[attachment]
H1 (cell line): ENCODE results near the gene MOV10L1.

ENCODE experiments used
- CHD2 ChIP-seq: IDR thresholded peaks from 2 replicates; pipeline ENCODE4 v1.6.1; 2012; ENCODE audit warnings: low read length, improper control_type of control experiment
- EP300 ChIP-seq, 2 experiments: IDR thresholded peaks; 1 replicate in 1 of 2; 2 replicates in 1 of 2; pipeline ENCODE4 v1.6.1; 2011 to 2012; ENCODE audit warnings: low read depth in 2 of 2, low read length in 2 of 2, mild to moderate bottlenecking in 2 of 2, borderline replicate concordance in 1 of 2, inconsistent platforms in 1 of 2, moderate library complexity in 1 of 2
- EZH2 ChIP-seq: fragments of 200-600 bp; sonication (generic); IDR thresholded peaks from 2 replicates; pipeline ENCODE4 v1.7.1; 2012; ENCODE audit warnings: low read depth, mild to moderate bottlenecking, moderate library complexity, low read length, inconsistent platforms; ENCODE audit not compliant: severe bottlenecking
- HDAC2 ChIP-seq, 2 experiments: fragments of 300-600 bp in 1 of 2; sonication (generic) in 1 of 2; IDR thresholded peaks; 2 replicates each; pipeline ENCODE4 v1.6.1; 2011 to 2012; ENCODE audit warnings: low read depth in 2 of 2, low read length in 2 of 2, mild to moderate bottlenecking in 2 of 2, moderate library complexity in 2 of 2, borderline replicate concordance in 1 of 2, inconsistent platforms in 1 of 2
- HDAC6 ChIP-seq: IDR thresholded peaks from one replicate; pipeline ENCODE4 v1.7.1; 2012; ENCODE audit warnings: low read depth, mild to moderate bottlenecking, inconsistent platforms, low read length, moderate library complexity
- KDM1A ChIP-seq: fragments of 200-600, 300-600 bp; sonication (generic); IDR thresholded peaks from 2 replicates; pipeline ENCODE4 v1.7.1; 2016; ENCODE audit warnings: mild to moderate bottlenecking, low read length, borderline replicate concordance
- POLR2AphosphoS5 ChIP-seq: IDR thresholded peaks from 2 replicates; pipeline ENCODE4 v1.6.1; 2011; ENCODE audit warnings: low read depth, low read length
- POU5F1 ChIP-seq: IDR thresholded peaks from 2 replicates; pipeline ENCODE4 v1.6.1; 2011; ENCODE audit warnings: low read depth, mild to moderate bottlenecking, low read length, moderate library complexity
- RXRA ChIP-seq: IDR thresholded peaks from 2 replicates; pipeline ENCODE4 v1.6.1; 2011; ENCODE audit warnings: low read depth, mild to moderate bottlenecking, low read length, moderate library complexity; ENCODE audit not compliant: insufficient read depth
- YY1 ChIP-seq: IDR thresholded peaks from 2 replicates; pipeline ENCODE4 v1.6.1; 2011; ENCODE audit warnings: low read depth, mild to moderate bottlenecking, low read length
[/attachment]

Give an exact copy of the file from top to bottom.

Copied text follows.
H1 (cell line): ENCODE results near the gene MOV10L1.

ENCODE experiments used
- CHD2 ChIP-seq: IDR thresholded peaks from 2 replicates; pipeline ENCODE4 v1.6.1; 2012; ENCODE audit warnings: low read length, improper control_type of control experiment
- EP300 ChIP-seq, 2 experiments: IDR thresholded peaks; 1 replicate in 1 of 2; 2 replicates in 1 of 2; pipeline ENCODE4 v1.6.1; 2011 to 2012; ENCODE audit warnings: low read depth in 2 of 2, low read length in 2 of 2, mild to moderate bottlenecking in 2 of 2, borderline replicate concordance in 1 of 2, inconsistent platforms in 1 of 2, moderate library complexity in 1 of 2
- EZH2 ChIP-seq: fragments of 200-600 bp; sonication (generic); IDR thresholded peaks from 2 replicates; pipeline ENCODE4 v1.7.1; 2012; ENCODE audit warnings: low read depth, mild to moderate bottlenecking, moderate library complexity, low read length, inconsistent platforms; ENCODE audit not compliant: severe bottlenecking
- HDAC2 ChIP-seq, 2 experiments: fragments of 300-600 bp in 1 of 2; sonication (generic) in 1 of 2; IDR thresholded peaks; 2 replicates each; pipeline ENCODE4 v1.6.1; 2011 to 2012; ENCODE audit warnings: low read depth in 2 of 2, low read length in 2 of 2, mild to moderate bottlenecking in 2 of 2, moderate library complexity in 2 of 2, borderline replicate concordance in 1 of 2, inconsistent platforms in 1 of 2
- HDAC6 ChIP-seq: IDR thresholded peaks from one replicate; pipeline ENCODE4 v1.7.1; 2012; ENCODE audit warnings: low read depth, mild to moderate bottlenecking, inconsistent platforms, low read length, moderate library complexity
- KDM1A ChIP-seq: fragments of 200-600, 300-600 bp; sonication (generic); IDR thresholded peaks from 2 replicates; pipeline ENCODE4 v1.7.1; 2016; ENCODE audit warnings: mild to moderate bottlenecking, low read length, borderline replicate concordance
- POLR2AphosphoS5 ChIP-seq: IDR thresholded peaks from 2 replicates; pipeline ENCODE4 v1.6.1; 2011; ENCODE audit warnings: low read depth, low read length
- POU5F1 ChIP-seq: IDR thresholded peaks from 2 replicates; pipeline ENCODE4 v1.6.1; 2011; ENCODE audit warnings: low read depth, mild to moderate bottlenecking, low read length, moderate library complexity
- RXRA ChIP-seq: IDR thresholded peaks from 2 replicates; pipeline ENCODE4 v1.6.1; 2011; ENCODE audit warnings: low read depth, mild to moderate bottlenecking, low read length, moderate library complexity; ENCODE audit not compliant: insufficient read depth
- YY1 ChIP-seq: IDR thresholded peaks from 2 replicates; pipeline ENCODE4 v1.6.1; 2011; ENCODE audit warnings: low read depth, mild to moderate bottlenecking, low read length